Once upon a time, the Canon PowerShot G series was the darling of amateurs. A relatively compact camera with a wealth of manual features and great photo quality, for a while, it had no equal in its class.
That was then; this is now.
In a world of cheap dSLRs and powerful 12X zoom models, it will take a lot for the $599 Canon PowerShot G7 to garner the attention of the current generation of enthusiasts. It does up the G series to 10 megapixels, while most of the competition is still at 6 or 7. It has an image-stabilized f/2.8-to-f/4.8, 35mm-to-210mm (35mm equivalent) 6X zoom lens, which could probably stand to be a bit wider. Canon integrates its Digic III image processor for potentially better all-around performance. The new Digic chip also helps drive the G7's golly-gee-whiz feature, Face Detection; the camera can locate as many as nine different faces in a scene, select the most likely subject, then maintain the optimal focus lock and exposure as the subject moves. A gaggle of scene modes, high ISO support (as high as ISO 1,600 manually and ISO 3,200 via a preset), and a 2.5-inch LCD round out the G7's new feature set.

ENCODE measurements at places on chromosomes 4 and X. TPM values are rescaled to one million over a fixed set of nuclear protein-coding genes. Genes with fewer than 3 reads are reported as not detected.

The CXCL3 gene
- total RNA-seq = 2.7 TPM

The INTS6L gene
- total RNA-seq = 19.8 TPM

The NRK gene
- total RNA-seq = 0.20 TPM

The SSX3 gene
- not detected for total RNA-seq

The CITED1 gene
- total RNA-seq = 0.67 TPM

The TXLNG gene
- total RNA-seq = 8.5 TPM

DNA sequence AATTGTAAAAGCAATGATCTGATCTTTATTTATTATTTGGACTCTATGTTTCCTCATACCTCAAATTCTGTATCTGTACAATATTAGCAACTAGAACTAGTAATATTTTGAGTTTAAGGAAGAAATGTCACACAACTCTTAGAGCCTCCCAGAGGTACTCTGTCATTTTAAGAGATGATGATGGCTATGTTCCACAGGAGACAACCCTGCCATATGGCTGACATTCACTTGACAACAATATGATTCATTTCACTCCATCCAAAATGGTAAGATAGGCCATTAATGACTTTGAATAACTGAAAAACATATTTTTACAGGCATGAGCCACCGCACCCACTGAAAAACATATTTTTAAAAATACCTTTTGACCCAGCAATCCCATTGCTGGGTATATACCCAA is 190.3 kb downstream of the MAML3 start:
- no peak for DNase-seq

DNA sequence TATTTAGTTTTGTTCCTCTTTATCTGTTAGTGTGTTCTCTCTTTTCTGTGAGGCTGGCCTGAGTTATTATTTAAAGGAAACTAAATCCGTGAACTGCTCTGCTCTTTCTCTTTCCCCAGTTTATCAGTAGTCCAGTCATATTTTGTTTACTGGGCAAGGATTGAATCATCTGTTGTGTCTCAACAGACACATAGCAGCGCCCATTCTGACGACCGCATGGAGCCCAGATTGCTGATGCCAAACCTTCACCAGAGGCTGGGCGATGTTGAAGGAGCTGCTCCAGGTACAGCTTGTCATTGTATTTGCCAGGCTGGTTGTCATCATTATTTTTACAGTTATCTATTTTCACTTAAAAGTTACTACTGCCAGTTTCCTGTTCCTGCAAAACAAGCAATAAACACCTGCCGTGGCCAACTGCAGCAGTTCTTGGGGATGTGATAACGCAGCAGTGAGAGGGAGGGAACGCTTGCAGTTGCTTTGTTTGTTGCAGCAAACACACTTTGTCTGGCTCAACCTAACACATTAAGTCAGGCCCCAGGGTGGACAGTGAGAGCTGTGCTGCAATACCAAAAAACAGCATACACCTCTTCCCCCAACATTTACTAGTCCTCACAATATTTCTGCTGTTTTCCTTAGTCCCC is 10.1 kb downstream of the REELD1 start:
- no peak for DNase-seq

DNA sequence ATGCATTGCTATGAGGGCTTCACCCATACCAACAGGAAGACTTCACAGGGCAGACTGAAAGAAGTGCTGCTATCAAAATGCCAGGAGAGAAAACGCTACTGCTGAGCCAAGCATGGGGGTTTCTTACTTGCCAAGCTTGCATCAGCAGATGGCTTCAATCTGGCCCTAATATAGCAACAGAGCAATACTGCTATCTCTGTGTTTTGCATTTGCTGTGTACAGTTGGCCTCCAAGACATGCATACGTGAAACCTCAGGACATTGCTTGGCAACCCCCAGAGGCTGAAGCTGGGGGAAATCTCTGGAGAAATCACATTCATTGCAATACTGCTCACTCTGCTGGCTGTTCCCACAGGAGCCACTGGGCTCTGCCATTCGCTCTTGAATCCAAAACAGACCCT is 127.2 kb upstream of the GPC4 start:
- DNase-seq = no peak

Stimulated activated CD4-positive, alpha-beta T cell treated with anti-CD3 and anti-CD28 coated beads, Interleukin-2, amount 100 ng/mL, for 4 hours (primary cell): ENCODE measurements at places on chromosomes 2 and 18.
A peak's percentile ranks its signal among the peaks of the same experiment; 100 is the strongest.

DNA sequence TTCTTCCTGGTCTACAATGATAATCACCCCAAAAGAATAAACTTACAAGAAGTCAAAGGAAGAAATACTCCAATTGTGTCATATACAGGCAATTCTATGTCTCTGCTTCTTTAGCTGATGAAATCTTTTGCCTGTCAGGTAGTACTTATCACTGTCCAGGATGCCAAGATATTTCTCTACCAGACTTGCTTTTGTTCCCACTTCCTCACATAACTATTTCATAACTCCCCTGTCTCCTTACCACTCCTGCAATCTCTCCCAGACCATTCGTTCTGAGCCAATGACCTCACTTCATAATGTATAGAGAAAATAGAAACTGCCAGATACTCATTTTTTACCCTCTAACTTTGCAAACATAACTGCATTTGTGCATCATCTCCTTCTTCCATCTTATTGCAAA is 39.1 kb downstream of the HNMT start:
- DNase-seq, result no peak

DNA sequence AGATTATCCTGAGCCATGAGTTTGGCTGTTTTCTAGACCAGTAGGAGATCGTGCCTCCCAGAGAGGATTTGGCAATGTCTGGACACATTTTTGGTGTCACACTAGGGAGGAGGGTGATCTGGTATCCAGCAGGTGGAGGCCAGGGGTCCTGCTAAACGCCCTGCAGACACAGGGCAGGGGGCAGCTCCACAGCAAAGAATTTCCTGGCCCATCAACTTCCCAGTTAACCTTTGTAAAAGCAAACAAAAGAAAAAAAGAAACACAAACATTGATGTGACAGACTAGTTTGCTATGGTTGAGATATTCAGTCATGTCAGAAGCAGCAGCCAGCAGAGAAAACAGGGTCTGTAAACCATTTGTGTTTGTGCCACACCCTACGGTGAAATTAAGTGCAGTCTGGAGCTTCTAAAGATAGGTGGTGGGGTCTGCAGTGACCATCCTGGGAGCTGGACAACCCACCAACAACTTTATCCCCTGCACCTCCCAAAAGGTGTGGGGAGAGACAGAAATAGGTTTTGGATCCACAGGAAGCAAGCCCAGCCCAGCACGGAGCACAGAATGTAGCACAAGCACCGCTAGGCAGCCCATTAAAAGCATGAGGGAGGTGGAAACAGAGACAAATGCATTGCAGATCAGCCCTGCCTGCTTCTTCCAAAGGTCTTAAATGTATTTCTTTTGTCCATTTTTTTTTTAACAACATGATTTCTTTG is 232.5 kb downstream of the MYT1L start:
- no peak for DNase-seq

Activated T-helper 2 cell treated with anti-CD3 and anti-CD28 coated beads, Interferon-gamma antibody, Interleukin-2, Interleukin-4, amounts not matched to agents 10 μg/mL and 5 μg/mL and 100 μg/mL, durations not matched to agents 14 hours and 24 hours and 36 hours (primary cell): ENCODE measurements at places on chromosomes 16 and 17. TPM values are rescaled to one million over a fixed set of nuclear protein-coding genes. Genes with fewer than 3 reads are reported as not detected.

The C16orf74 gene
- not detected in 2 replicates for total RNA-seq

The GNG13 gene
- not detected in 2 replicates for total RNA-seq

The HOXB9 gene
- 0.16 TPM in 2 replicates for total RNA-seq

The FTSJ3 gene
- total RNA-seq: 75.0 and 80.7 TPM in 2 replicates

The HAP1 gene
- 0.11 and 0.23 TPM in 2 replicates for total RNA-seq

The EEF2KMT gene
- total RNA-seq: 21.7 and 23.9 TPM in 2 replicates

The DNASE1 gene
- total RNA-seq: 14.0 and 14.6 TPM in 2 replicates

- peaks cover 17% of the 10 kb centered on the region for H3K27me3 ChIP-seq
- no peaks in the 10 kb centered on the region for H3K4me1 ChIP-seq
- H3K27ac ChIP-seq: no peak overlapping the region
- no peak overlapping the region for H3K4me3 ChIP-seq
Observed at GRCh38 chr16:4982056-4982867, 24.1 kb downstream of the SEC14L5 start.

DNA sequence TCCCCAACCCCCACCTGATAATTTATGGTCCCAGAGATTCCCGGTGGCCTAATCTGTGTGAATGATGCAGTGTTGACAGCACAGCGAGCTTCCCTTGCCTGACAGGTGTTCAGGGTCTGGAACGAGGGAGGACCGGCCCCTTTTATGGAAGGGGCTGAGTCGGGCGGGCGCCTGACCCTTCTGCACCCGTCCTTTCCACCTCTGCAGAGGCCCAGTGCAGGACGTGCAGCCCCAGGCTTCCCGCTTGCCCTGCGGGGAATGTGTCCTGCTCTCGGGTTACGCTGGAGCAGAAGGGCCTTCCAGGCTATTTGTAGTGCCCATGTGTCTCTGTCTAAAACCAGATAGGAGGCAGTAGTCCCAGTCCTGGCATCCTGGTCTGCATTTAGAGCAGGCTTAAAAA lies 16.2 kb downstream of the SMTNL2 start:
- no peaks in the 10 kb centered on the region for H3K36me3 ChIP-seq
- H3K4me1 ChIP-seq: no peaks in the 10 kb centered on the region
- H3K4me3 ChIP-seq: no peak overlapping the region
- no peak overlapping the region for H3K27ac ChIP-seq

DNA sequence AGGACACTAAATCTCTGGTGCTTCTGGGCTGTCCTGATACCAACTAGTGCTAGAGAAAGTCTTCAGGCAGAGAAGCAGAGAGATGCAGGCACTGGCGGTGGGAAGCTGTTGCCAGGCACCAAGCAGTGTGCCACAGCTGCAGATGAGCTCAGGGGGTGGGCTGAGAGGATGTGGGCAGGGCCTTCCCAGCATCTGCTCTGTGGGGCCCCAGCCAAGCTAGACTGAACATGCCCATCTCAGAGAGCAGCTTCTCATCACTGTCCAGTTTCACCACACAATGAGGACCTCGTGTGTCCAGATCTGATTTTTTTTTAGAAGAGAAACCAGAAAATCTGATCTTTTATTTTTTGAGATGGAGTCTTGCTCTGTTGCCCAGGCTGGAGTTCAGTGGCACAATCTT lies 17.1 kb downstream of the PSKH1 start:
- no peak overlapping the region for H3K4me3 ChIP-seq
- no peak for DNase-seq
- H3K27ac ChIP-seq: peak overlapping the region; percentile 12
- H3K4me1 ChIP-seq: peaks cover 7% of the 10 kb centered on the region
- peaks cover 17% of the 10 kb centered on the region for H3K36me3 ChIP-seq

But this G-series model lacks something its predecessors had: a flip-out-and-twist LCD display. I suppose that's the trade-off for getting a larger screen, but I know I'll still miss it. Check back at the beginning of October when the Canon PowerShot G7 ships to see how much of a deal breaker that display turns out to be.